Selection of battery type and charger unit; selection of buck, boost or buck-boost converters; packaging selection of wireless (or RF) equipment, all of which help reduce product size.
There are some new technology applications that integrate crystals inside wireless MCUs. TI’s bulk acoustic wave (BAW) technology eliminates the external crystal footprint of the printed circuit board (PCB), reducing layout size and simplifying layout. Improvements in packaging technology can also help enable more integration and save space.
For remote patient monitoring systems, TI BAW technology provides reliable, real-time transmission of patient vital data over a secure wireless network.
Patient safety is a global healthcare priority. Portable multi-parameter patient monitors can measure vital signs, isolate data and power using digital isolators and isolated power, respectively, for patient safety. Key design challenges related to isolated power and data include output regulation, feedback mechanisms, input voltage range, output power and size considerations, and proper power architecture. Many newer isolated power modules, such as Texas Instruments’ small UCC12050 DC/DC converter, can support 500 mW of output power with reinforced isolation.
secure data transfer
Medical sensor patches and portable patient monitors with wireless connectivity require best-in-class security. Patient data delivered to a nurse’s station or doctor’s office is proprietary information and preventing data theft is a very critical aspect.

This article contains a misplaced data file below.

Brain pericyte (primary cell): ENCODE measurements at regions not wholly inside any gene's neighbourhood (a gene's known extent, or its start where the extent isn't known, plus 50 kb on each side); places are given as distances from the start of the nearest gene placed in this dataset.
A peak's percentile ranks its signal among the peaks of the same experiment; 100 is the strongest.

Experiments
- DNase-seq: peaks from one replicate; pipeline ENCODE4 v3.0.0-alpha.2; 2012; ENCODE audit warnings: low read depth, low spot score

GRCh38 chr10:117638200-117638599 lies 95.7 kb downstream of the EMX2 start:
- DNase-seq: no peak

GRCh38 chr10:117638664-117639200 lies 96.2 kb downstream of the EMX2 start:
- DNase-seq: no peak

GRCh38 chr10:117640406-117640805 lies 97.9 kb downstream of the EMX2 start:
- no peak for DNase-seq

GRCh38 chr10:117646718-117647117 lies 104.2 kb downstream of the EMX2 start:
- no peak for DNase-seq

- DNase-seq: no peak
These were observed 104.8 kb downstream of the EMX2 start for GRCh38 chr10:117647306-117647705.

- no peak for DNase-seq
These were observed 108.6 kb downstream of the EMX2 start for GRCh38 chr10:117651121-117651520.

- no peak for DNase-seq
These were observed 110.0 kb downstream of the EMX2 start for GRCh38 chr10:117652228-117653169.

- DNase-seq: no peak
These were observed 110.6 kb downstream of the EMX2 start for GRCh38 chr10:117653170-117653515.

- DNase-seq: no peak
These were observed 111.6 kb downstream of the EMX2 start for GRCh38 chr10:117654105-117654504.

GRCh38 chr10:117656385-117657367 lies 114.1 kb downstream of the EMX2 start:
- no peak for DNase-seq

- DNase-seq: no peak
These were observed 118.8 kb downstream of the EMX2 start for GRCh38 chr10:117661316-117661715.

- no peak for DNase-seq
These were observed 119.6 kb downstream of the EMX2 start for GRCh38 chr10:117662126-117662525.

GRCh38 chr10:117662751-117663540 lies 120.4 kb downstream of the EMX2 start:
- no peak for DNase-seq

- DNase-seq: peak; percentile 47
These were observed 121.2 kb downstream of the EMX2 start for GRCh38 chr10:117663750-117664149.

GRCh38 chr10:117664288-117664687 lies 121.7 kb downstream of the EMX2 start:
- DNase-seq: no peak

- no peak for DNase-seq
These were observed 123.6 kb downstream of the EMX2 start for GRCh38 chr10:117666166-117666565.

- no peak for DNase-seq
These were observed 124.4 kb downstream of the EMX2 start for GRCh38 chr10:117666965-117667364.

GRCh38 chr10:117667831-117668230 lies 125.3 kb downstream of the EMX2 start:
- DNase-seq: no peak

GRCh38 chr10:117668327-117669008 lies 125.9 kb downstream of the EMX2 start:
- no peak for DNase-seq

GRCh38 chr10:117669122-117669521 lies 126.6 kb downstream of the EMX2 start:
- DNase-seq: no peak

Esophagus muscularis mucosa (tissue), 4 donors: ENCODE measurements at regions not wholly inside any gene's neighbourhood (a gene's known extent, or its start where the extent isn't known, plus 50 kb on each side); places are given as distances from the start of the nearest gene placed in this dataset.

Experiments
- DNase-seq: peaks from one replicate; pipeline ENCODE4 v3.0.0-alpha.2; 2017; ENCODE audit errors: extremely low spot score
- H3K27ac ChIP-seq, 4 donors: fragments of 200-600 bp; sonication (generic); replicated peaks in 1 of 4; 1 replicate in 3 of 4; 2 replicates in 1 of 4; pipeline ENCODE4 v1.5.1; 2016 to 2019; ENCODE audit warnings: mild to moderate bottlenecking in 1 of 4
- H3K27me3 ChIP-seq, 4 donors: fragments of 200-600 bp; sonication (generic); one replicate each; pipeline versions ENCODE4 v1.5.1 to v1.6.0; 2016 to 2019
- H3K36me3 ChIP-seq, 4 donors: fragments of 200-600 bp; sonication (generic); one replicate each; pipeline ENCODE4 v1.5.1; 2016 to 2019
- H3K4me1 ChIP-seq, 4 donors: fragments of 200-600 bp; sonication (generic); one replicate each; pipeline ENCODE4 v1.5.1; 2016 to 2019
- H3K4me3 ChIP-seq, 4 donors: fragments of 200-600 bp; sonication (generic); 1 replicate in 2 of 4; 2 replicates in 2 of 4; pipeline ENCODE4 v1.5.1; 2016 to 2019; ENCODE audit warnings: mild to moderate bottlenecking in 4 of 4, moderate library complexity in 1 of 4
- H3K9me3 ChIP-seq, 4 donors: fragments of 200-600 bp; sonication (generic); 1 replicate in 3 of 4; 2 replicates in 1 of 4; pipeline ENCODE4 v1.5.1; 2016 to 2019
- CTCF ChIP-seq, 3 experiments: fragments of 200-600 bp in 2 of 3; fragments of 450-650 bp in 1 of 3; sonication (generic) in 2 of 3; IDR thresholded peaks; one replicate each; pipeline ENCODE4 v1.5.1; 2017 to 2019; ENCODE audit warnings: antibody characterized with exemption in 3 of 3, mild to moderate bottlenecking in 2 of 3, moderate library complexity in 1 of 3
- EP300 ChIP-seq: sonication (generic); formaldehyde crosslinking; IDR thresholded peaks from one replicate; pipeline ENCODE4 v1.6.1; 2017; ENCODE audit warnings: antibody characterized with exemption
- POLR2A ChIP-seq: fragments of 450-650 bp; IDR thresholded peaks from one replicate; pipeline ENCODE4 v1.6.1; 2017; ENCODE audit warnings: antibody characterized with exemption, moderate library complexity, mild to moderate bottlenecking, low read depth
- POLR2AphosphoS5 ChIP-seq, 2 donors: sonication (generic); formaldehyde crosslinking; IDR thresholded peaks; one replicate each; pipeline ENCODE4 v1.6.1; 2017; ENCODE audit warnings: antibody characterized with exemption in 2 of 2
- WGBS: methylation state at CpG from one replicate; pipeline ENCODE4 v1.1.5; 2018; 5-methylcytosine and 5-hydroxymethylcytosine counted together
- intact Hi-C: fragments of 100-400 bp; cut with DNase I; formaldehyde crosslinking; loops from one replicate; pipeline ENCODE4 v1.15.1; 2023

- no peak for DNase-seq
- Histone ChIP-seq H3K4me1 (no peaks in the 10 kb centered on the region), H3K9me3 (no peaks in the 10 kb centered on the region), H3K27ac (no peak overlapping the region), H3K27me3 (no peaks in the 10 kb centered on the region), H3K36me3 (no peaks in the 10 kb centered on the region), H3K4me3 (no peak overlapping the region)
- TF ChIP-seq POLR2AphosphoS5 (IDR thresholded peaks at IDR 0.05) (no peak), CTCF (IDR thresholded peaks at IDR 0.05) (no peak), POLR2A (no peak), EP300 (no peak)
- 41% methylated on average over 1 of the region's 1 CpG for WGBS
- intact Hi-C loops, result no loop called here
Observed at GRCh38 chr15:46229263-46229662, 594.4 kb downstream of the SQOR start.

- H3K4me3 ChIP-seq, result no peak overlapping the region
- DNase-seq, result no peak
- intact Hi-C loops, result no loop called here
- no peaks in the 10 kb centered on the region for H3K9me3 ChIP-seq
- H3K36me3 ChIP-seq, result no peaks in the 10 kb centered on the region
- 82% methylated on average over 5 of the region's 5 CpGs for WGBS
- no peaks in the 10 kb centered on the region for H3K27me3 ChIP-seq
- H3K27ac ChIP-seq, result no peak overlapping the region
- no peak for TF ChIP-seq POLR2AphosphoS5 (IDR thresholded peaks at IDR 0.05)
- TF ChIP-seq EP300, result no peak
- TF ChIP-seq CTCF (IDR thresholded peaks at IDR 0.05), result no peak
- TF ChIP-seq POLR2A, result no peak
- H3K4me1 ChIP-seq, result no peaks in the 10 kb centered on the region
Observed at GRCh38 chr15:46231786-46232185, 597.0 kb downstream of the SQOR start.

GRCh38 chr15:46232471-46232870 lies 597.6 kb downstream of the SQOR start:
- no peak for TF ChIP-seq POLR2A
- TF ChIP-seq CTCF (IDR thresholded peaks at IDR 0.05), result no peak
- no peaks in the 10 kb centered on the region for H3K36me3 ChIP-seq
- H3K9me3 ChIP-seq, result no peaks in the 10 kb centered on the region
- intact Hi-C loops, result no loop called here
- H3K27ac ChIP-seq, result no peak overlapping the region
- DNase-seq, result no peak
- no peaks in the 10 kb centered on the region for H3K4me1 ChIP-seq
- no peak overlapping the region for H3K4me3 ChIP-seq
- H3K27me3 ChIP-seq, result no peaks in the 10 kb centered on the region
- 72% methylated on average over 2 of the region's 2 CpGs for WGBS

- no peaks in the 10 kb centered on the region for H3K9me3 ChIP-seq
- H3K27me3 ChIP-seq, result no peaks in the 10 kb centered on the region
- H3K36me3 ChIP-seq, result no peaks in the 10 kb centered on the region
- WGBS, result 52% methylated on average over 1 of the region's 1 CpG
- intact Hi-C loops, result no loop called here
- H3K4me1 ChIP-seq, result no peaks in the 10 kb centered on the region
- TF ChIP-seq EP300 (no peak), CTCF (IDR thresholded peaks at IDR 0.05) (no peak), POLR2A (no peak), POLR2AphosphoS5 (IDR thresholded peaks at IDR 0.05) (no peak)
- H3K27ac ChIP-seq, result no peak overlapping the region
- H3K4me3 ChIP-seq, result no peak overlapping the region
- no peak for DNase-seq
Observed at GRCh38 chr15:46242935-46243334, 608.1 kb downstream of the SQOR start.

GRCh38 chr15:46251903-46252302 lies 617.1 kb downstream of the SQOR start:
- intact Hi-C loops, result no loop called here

Multiple security measures protect intellectual property (IP) and data between patients and physicians. These measures should support attack prevention and secure transmission of patient data, not only during processing and conversion to Display vital sign parameters, but also during transmission. This is called wireless security.
Development time for medical patient monitors is critical because time-to-market involves many standard laboratory tests and approvals (on a global scale). By realizing the connection with various cloud providers, the data transmission of the home patient monitoring system can be realized with the minimum integration workload, and the patient data can be directly uploaded to the cloud, which can save the space of the onboard memory card.
Code compatibility between platforms such as Bluetooth®, Bluetooth Low Energy, and Wi-Fi® reduces code retry attempts. Integration of multi-core, UART, interface standards, and multiple general-purpose inputs/outputs provides support for a variety of system-level requirements and ready-made interfaces, while also interfacing with other processors.
The next big wave of medical patient monitors will come in tiny sizes. As the challenges of wearables and remote patient monitors are solved, and higher-quality devices (smaller in size and with connectivity) are brought to market at lower, more affordable prices, the medical community will witness the new patch being adopted Adopt quickly. From hospitals in developed countries to telemedicine centers in developing countries to diagnosing wounded soldiers on the battlefield, the rapid development of wearable devices is changing the medical environment and helping to provide better care.